You may be feeling as though you should have said ‘no’ or tried harder to stop this from happening?

Being abused is never your fault – you must never blame yourself. This was done by someone who was probably older, bigger or stronger than you. This may have happened to you by someone you may love, trust and/or respect, making it even harder to believe what has or is happening to you. Saying ‘no’ doesn’t always guarantee that the abuse will stop.

Am I a bad person?

NO. This was not your fault, it did not happen because of something you said or did. The abuser is always to blame. They are the adult or older youth and they know what they are doing is wrong that is why they made you keep it a ‘secret’ from everybody else.

They said something bad would happen to people you love if you told anybody.

This is said to frighten you and keep the ‘secret’ so that they don’t get into trouble. The only way the abuse will stop is by you reaching out and telling somebody what is happening to you.

What will happen to this person?

Once you tell somebody what is happening there will be lots of different people involved with deciding what will happen to this person. That is not your responsibility – you have to look after yourself. Everybody involved wants to keep you safe – that will be the priority. Whatever the final outcome for this person, it is not your fault.

Does being abused make me gay?

NO. Being abused by a same sex abuser does not make you gay. The physical reaction you may have experienced during the abuse is your body’s way of reacting to the stimulus and was beyond your control.

Will I become an abuser too?

Many people who have been abused are fearful of this – there is no evidence to support the rumours of the ‘cycle of abuse’ we hear about. In fact you may find that you become more sensitive to others having experienced first hand the effects abuse has on a person.

Healthy Relationships

A healthy relationship allows you to feel and have:

  • Honesty
  • Respect
  • Trust
  • Commitment
  • Assertiveness
  • Positive Self Esteem
  • Open communication
  • Equality
  • Individual interests and well as combined
  • You can say NO to something you don’t want to do or if anything makes you feel uncomfortable or scared

Before you can feel good in a relationship, you must feel good about yourself by:

  • Accepting yourself as you are, no one is perfect
  • Knowing what your strengths are
  • Taking control of your life
  • Having a positive attitude
  • Feeling good about the decisions you make

For a relationship to last and grow there must be open communication between you and your partner.

You both must feel you can:

  • Be honest
  • Talk openly about your feelings
  • Take responsibility for your feelings, thought and actions
  • Work at resolving any problems or disagreements
  • Listen to your partner – remember you won’t always agree on everything but what you can do is respect and value other beliefs and opinions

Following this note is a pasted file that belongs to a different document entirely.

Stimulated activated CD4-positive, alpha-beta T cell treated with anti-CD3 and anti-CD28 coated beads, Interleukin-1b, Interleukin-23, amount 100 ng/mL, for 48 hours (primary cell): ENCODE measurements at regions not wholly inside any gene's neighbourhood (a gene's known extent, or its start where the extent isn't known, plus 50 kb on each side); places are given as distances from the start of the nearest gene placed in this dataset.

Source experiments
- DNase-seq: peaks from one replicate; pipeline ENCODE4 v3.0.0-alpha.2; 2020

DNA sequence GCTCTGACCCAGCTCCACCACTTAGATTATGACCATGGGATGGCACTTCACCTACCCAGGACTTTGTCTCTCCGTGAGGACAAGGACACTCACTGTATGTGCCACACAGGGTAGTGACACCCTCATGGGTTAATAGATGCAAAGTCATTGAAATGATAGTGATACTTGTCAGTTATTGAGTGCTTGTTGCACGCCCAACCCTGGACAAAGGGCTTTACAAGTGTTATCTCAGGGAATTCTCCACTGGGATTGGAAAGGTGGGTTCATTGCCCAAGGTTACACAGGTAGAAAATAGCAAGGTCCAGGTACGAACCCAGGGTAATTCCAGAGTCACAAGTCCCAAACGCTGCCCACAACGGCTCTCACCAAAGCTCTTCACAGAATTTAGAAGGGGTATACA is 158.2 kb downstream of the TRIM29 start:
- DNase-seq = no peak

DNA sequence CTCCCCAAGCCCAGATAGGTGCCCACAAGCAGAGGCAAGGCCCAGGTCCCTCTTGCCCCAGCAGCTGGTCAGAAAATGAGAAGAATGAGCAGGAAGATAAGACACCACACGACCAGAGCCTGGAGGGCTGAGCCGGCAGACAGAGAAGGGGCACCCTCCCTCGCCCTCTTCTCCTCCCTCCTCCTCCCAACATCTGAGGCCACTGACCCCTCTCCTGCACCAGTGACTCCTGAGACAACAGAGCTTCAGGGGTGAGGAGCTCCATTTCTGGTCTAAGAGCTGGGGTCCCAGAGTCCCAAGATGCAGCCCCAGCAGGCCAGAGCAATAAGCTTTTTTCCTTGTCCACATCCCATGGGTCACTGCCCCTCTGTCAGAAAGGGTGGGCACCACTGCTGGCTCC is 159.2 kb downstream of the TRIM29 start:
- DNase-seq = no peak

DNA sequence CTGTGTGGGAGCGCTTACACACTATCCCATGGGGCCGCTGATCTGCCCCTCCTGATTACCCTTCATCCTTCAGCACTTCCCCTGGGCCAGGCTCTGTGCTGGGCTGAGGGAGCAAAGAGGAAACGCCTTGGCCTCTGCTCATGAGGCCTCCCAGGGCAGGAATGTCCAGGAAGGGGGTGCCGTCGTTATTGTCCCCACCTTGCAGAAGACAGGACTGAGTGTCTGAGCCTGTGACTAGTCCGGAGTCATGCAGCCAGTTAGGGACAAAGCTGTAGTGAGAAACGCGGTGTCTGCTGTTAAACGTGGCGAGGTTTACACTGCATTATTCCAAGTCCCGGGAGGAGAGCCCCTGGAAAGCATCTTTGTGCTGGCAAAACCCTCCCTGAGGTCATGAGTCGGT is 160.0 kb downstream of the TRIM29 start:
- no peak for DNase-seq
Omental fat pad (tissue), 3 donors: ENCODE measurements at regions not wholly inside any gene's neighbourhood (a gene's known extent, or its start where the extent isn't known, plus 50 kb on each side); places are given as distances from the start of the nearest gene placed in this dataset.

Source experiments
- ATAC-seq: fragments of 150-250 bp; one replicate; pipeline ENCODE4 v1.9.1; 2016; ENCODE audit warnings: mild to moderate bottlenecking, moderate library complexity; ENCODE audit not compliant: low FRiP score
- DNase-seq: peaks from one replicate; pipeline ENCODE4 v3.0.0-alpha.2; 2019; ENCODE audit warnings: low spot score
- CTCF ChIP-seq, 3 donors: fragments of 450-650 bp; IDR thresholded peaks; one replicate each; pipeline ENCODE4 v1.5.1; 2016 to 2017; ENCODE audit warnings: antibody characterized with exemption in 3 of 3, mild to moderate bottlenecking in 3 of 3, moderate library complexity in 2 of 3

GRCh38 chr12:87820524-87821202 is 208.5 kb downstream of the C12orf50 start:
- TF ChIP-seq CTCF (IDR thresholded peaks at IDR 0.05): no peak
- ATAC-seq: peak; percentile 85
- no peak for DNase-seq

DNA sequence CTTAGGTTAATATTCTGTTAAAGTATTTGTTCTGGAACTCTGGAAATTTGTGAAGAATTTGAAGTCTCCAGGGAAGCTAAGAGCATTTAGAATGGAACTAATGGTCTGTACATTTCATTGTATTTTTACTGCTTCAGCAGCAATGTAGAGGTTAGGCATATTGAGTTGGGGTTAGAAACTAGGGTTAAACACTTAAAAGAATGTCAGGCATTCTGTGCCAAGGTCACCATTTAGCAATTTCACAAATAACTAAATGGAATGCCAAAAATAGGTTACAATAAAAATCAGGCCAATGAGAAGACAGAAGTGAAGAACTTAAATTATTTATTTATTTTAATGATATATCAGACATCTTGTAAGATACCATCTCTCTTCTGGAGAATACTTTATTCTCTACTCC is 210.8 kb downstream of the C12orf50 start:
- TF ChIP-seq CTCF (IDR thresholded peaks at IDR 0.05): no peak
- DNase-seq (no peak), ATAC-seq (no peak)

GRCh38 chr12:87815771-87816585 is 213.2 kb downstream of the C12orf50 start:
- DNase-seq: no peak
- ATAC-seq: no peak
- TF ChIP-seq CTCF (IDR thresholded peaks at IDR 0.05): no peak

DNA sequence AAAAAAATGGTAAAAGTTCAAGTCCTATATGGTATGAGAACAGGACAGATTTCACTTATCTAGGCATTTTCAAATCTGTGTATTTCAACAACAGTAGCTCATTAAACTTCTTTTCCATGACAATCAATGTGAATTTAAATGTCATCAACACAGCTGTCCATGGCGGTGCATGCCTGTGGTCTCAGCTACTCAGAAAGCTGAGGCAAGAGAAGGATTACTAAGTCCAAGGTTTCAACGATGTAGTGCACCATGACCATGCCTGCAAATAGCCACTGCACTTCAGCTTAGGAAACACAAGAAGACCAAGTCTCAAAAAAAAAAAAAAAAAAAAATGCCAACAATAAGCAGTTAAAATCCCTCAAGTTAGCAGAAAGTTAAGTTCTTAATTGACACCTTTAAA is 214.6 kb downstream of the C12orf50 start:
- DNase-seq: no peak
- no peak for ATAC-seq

If you feel the relationship may become intimate make sure you both are ready to take this step. Do not begin a sexual relationship if you feel it is too soon, you should both feel comfortable taking this next step together. Sex should be a guilt free step you both choose to take in your relationship. Take time to discuss it.

What’s an Unhealthy Relationship?

A relationship is unhealthy when:

  • You feel isolated and alone
  • You feel threatened, embarrassed or humiliated
  • You are lied to by your partner
  • You are hurt physically/sexually
  • Your partner is controlling and dominating
  • Your partner is jealous and possessive
  • You receive no respect from your partner
  • You endure constant criticism

Some people live in homes where this behavior is viewed as being normal. It’s not. Ending a relationship is a hard and stressful time for both of you. Remember though, that every relationship teaches you something and helps you grow as an individual.

If you decide to end a relationship:

  • Choose a safe location to break up
  • Be prepared for uncomfortable feelings but be clear, honest and compassionate
  • Avoid blaming
  • Be respectful
  • Be Firm. Make the end Final

If you are in an unhealthy relationship GET HELP! Talk to an adult you trust – a teacher, counsellor, parent. Call and talk to somebody at Kids Help Phone at 1-888-668-6868. In an emergency call 911.

Teen Dating Abuse

Teen dating abuse is about the controlling pattern of behavior that is carried out between a boyfriend and girlfriend. Abuse does not have to be just physical it can be emotional, sexual and verbal, financial and social.

This can include but is not limited to:

  • Isolation from family and friends
  • Feeling threatened
  • Feeling embarrassed or humiliated
  • Being lied to by your partner
  • Being hurt physically/sexually
  • Being controlling and dominated
  • Your partner is jealous and possessive
  • You receive no respect from your partner
  • Your partner threatens to kill themselves if you leave them
  • Controlling the finances
  • Gift giving in return for something or giving gifts as an apology for abusive behaviour
  • Constant monitoring of your actions and whereabouts
  • Criticism

Things you can do to prevent dating abuse and promote healthy relationships:

  • Practice and model respectful problem solving skills in your relationship
  • Educate yourself on dating abuse
  • Hold your partner accountable for their behaviour – focus on the behaviour rather than the person
  • Reach out and ask for help if you find you are in an abusive relationship – leaving an abusive partner can be a very dangerous thing to do so having another person to support you is essential
  • Speak out about dating violence if you can – either through your school, college, community etc.